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Blick Mead: Exploring the 'first place' in the Stonehenge landscape

Archaeological excavations at Blick Mead, Amesbury, Wiltshire 2005–2016

Series:

David Jacques, Tom Phillips and Tom Lyons

Edited By David Jacques

The Stonehenge landscape is one of the most famous prehistoric places in the world, but much about its origins remains a mystery and little attention has been paid to what preceded, and thus may have influenced, its later ritual character. Now, the discovery of a uniquely long-lived Mesolithic occupation site at Blick Mead, just 2km from Stonehenge, with a detailed radio carbon date sequence ranging from the 8th to the late 5th millennium BC, is set to transform this situation.  

This book charts the story of the Blick Mead excavations, from the project’s local community-based origins to a multi-university research project using the latest cutting-edge technology to address important new questions about the origins of the Stonehenge landscape. Led by the University of Buckingham, the project continues to retain the community of Amesbury at its heart. The investigations are ongoing but due to the immense interest in, and significance of the site, this publication seeks to present the details of and thoughts on the findings to date.

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Appendix A: Fieldwork (Tom Lyons / Tom Phillips / David Jacques)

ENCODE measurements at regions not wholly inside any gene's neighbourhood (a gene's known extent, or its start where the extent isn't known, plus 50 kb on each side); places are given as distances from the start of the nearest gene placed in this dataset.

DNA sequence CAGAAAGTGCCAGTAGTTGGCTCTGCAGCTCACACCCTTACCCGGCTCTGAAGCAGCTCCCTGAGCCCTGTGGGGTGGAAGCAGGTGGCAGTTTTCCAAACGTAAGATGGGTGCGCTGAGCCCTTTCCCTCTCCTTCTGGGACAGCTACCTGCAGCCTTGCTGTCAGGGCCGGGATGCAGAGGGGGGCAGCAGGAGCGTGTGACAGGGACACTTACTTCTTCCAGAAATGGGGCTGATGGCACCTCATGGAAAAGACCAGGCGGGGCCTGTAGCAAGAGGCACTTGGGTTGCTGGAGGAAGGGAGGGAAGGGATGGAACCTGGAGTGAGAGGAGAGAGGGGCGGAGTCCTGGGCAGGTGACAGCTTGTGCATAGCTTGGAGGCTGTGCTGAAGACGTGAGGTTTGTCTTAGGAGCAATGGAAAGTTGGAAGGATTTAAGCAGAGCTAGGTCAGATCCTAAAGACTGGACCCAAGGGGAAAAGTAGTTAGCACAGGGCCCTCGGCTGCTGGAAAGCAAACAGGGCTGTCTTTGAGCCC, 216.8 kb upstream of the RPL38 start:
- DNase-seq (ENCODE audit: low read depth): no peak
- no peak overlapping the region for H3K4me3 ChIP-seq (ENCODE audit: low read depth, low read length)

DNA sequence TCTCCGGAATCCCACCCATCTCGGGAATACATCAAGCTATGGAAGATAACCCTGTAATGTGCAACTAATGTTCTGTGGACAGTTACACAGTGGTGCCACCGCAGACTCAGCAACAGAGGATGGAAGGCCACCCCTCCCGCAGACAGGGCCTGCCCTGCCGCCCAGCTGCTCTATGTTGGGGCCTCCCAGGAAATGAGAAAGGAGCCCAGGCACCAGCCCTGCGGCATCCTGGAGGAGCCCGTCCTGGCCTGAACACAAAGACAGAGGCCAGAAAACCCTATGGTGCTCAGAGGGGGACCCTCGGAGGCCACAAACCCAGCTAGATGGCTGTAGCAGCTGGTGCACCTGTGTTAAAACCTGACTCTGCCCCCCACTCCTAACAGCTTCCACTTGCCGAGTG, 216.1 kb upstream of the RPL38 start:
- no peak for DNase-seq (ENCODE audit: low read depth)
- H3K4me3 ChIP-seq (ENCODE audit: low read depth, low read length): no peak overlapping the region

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APPENDIX A

Fieldwork

– Tom Lyons, Tom Phillips and David Jacques

Appendix A1: Blick Mead trench reports and field surveys

This appendix reports on the findings of excavations in Trenches 1–14, 18, 19 and 20 at Blick Mead and 15, 16, 17 and 21 north-east of Vespasian’s Camp at the field site, in other words those trenches which did not reach the prehistoric horizons reported on above. They are included here in order to provide a full account of all of our fieldwork at Blick Mead.

Trench 1/20

Located in the north-east of the spring (see Phillips, Lyons and Jacques, Chapter 3, Figure 1.3, this volume), Trench 1/20 measured 2 m × 3 m. It was excavated to investigate a compacted chalk surface known to exist close to modern ground level and was later re-opened to investigate what was below the surface. The earliest recorded deposit was layer [34]=[56], a mid-grey silty clay. It measured at least 0.6 m thick but was not fully excavated. Two small sherds of Early Iron Age pottery were recovered from layer [34], along with several fragments of burnt flint.

It was sealed by the chalk surface [33], which was 0.15 m below ground level and comprised a deliberately laid surface, consisting of small lumps of weathered chalk with the occasional fragment of abraded brick (Plate 5). Some of the fragments of brick were large and can be...

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